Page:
MARINETTE — The former Crossroads Group Home for juveniles in the Town of Peshtigo should be ready to reopen in December with a different name and management, Health and Human Services (HHS) Director Robin Elsner told the HHS Board on Wednesday. 

The county purchased the facility on Schacht Road in June for $220,000 from the Group Home Association, which notified it earlier that it no longer wanted to operate the eight-bed facility under a contract with the county as of June 15 because of liability concerns and difficulty staffing it. The county is waiting for Advocates of Healthy Transitional Living to obtain a group home license from the state so it can operate the facility for the county with the name “Share Academy.”

“We met with Advocates for Healthy Transitional Living last Friday,” Elsner said. “They submitted the application to the state (for the group home license). Now they’ve (the state) come back and they need more information from Ad to fulfill the application. One of the things they need is if there is a three-person advisory committee.”

He said one resident each from the Peshtigo and Marinette school districts have expressed interest in serving on the advisory committee and that an at-large member is still needed.

“I’m pretty sure the rest of the application is done,” Elsner said. “I think once they get the three members identified for the advisory committee they will resubmit the application to the state. The state usually makes a decision within two weeks on whether or not to approve the license.”

He said the advisory committee needs to meet twice a year to talk about the group home operation and whether it is meeting the needs of the community and the juveniles.

He reported that the county maintenance department “is working very hard to try to paint and redo the floors” at the former Crossroads facility.

“I’ve ordered a dishwasher and that has been put in,” Elsner said. “I’m looking at furnishing other things for the home. I’m waiting until Marty (Keyport, county facilities director) is finished with the painting before I order the rest of the home contents and start moving the stuff into the home.

“I don’t believe we’re going to meet the Nov. 1 deadline. But I’m hoping that with the contract approval today (by the HHS Board) that sometime by the end of November or beginning in December we will be able to be open.”

Elsner said the facility is very beneficial to the county, including avoiding high-cost placements of juveniles elsewhere.

“We definitely have kids that would benefit from being there,” he said. “We’ve used secure detention and shelter care in Northeastern Wisconsin. 

“They would be better served at (the former) Crossroads, where they can work with local treatment staff in their communities.”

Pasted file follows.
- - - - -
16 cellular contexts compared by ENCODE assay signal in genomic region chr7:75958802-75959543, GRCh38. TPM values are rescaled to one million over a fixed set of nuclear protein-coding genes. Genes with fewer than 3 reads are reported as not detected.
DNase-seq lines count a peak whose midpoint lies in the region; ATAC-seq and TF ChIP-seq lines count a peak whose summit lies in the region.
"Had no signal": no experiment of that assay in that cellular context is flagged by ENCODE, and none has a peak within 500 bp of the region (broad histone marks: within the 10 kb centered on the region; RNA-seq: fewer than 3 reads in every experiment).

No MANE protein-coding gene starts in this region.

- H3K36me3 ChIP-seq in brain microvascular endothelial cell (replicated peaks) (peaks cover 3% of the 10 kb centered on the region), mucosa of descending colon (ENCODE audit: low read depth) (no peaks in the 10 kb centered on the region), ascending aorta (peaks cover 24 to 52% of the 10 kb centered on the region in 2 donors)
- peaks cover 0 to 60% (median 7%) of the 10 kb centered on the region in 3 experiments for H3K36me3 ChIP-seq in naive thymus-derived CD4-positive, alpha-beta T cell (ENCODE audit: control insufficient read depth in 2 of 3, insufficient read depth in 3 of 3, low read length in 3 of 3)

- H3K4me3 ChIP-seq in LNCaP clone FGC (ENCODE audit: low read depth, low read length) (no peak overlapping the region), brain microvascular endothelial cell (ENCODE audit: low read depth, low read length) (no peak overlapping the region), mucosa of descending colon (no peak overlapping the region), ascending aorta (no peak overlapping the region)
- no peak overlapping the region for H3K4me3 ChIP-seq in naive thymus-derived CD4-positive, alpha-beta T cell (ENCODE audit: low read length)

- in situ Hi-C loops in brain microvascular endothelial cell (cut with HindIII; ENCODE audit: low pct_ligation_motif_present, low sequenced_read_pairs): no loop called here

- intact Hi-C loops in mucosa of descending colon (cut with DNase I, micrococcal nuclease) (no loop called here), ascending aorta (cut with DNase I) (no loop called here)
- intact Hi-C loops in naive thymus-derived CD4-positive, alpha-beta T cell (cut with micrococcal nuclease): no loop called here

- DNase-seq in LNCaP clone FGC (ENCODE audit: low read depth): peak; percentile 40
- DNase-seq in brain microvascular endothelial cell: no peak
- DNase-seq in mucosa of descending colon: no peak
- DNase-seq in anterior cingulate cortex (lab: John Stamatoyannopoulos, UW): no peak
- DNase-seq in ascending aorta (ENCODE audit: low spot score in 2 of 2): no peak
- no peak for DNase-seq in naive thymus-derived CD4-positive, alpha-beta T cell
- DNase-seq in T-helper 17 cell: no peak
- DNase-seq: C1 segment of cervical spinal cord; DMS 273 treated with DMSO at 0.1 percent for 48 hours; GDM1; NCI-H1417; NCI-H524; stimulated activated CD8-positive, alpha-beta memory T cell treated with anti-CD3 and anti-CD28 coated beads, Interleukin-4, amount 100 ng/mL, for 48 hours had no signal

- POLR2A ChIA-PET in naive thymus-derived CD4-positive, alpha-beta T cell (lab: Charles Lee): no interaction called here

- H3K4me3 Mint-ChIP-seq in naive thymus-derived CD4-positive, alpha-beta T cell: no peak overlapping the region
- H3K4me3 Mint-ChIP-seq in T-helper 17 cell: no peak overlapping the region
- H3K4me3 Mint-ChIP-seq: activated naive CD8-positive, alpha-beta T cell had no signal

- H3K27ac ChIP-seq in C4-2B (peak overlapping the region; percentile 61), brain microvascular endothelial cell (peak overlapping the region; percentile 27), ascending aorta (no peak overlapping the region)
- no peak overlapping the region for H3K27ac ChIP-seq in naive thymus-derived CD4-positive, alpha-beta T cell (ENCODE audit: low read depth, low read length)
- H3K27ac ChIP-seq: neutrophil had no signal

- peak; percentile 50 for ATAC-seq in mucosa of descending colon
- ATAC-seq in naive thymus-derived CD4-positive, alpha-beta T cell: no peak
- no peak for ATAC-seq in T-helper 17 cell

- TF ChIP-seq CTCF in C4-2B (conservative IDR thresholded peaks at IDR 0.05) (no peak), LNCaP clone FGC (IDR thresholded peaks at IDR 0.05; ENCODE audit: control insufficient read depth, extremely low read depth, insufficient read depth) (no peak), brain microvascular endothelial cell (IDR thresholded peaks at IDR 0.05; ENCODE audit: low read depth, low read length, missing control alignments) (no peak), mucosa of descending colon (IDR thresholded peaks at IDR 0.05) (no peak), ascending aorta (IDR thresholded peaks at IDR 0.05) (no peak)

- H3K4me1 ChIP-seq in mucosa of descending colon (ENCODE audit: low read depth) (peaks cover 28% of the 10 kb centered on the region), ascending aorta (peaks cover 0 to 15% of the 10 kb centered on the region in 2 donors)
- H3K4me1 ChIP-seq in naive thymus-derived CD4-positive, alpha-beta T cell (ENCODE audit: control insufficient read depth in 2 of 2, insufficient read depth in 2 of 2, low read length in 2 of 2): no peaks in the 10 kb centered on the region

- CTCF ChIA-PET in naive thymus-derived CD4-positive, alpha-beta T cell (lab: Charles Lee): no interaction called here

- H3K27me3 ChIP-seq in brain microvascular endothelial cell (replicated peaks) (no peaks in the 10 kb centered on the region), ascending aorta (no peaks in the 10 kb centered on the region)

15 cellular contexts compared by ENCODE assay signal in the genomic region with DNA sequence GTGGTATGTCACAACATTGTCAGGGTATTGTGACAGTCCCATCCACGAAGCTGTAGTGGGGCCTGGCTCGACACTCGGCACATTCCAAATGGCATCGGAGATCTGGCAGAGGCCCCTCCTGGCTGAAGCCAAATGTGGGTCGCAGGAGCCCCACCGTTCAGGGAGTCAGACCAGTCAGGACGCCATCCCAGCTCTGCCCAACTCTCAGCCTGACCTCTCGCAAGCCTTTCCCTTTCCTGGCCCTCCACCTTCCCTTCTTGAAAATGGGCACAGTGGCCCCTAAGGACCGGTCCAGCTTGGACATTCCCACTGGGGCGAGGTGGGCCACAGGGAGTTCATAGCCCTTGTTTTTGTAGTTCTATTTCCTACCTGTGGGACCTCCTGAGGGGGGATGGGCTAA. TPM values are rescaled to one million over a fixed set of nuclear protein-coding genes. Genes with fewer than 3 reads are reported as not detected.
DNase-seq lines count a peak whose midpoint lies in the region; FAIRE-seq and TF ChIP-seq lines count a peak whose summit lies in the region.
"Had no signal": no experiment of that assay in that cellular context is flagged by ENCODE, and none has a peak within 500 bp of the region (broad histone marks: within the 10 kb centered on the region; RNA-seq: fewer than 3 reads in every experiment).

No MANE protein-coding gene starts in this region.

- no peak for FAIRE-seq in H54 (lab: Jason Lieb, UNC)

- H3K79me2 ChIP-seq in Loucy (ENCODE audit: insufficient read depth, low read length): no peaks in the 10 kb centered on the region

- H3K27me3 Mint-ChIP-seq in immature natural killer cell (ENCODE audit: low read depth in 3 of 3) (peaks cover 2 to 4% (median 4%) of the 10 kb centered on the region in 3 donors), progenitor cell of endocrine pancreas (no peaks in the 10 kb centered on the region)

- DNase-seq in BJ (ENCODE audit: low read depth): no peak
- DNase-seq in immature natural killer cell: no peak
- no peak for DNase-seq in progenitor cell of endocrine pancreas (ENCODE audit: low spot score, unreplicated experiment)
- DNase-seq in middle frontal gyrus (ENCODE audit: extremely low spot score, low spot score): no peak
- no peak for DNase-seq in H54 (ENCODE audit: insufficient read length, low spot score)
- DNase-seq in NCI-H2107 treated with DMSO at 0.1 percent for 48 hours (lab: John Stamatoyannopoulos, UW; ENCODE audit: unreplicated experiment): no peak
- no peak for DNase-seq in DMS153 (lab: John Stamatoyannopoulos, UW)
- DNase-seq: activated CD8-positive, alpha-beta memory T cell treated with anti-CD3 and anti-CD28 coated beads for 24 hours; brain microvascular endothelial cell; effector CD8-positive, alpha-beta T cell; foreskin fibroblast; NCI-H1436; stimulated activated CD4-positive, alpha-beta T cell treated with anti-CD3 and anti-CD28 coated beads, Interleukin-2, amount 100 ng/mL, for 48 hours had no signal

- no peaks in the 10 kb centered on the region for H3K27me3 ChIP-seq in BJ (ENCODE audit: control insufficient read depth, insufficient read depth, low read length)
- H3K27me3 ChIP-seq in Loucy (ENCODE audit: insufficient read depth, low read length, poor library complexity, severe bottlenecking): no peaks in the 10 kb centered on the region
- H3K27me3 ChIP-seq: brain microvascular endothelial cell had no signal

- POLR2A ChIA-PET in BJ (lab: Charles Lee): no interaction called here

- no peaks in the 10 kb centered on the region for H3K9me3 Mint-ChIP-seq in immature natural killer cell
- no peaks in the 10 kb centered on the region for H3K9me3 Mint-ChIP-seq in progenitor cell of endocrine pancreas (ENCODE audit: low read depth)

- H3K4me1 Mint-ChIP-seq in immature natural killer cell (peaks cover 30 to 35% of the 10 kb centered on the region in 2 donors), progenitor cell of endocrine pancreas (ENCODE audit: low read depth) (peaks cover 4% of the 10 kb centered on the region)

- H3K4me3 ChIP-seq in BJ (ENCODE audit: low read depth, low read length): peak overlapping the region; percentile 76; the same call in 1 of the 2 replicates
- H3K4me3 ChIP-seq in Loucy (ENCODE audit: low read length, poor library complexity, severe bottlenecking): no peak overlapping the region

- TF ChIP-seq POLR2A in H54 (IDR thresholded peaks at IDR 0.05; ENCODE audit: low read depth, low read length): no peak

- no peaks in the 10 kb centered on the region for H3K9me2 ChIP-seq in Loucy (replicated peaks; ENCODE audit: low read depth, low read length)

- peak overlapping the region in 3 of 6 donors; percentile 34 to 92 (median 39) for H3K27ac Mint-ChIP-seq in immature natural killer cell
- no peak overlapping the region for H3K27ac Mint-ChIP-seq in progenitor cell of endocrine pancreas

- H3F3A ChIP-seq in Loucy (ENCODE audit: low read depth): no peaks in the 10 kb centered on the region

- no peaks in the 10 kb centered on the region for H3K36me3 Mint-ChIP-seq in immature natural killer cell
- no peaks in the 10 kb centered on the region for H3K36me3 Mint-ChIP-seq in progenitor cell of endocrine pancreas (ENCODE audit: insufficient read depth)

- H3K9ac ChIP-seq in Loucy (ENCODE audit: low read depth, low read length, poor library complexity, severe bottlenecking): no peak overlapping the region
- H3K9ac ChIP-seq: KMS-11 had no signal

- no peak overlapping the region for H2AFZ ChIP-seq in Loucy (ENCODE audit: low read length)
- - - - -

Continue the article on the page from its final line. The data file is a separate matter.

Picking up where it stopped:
Elsner said Advocates for Healthy Transitional Living has some staff in place and will need to hire additional employees.

The nine-member HHS Board voted to recommend county board approval of a purchase of service contract with Advocates for Healthy Transitional Living that calls for a maximum of $90,000 to be paid by the county for administration of Share Academy from Nov. 1 through Dec. 31 of this year.

The contract calls for the county to pay a projected rate of $184 a day per day for each juvenile in the facility. Deputy HHS Director Glenn Sartorelli and Elsner said that rate’s impact on the county tax levy could be lowered by other services provided by Advocates for Healthy Transitional Living since it is certified to provide Comprehensive Community Services.

“It’s a good alternative,” Elsner said. “It keeps them close to home. It’s definitely a need. It helps us with high-cost placements and residential placements.

“It serves a multiple purpose. We don’t have to put kids in Winnebago or shelter care.”

He said the purchase of services contract would likely be renewed for all of next year after it expires at the end 2018.

“We only pay them when they’re open and when we actually have residents in there,” Elsner explained. 

HHS Board member and County Supervisor Tom Mailand asked Elsner how many juveniles are expected to be housed at the facility?

“It’s an eight-bed home, it serves a multiple purpose,” Elsner said. “We averaged six to seven kids (in the past) and then if a kid has a mental health crisis, we divert them for short periods of time up to 20 days.”

The HHS Board delayed taking action on a proposed lease agreement with Advocates for Healthy Transitional Living.

“We’re trying to finalize the contract and we’re looking through it and making sure it has everything we need,” County Administrator John Lefebvre explained. “We need to have a lease agreement with the contract because we are the owners of the property that they are leasing from us.

“We will bring it to this committee (in November) for your information because you’re Health and Human Services and you need to know what’s going on with that building. It truly is an Infrastructure Committee item (to act on) because it’s a lease of a county building.”